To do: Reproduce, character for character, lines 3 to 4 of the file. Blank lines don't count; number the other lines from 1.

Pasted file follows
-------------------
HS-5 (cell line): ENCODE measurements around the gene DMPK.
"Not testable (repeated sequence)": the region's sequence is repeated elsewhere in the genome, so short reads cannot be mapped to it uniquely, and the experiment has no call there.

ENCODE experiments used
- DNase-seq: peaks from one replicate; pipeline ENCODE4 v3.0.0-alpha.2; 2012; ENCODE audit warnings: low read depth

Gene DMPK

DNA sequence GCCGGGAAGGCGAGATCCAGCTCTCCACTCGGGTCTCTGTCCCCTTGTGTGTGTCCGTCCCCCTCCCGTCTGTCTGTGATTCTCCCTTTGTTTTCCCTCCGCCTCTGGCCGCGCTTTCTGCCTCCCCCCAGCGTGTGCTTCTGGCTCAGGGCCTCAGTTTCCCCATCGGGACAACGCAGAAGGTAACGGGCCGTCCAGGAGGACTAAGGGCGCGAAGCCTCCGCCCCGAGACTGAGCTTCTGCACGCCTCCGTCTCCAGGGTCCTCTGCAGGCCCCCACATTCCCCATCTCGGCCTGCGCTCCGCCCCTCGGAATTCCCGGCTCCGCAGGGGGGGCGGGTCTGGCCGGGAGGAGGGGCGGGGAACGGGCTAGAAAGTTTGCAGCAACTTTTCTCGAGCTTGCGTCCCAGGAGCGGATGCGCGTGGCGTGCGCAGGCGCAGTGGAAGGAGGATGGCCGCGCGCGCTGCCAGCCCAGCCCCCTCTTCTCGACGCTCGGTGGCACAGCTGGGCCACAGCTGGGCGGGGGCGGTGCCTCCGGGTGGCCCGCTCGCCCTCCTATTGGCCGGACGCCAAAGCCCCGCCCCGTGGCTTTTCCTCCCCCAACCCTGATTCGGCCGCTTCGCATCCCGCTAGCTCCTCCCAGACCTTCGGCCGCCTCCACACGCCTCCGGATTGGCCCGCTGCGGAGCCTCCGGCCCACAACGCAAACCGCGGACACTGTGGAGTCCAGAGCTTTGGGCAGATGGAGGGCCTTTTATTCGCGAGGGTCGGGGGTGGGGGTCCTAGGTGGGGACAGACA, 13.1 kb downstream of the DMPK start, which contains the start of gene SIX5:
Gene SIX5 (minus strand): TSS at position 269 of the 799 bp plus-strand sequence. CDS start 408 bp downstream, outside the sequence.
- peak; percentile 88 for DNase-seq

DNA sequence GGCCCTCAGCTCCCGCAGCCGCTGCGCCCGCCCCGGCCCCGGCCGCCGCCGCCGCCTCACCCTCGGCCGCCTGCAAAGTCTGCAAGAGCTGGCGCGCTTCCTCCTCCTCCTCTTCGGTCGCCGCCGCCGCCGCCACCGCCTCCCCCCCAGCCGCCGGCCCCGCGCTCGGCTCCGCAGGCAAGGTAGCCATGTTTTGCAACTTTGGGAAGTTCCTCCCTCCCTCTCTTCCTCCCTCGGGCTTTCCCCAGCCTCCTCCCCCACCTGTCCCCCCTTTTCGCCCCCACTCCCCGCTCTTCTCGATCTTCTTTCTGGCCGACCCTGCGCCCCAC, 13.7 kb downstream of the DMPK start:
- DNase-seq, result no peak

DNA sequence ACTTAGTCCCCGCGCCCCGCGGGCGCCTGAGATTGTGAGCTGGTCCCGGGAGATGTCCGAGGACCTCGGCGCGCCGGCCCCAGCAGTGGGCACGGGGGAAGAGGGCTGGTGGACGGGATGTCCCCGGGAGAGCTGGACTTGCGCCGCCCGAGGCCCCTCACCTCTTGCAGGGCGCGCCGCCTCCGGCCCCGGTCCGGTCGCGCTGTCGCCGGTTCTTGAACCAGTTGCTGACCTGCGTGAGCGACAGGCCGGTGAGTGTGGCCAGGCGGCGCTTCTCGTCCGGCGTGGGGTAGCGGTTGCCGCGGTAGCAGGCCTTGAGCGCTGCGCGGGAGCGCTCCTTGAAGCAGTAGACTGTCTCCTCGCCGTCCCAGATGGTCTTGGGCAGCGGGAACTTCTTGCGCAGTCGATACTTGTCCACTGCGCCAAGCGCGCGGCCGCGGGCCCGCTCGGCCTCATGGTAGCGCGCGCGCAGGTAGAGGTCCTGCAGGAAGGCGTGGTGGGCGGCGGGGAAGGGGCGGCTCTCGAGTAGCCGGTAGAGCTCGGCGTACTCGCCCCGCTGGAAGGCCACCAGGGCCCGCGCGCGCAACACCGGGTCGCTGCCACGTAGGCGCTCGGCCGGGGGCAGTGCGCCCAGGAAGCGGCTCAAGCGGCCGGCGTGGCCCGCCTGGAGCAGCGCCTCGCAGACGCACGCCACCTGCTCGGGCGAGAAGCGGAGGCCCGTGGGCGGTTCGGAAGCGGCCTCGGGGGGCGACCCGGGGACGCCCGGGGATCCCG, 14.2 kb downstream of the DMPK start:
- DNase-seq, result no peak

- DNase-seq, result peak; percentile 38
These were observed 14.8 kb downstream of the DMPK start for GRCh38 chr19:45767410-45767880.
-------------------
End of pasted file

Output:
ENCODE experiments used
- DNase-seq: peaks from one replicate; pipeline ENCODE4 v3.0.0-alpha.2; 2012; ENCODE audit warnings: low read depth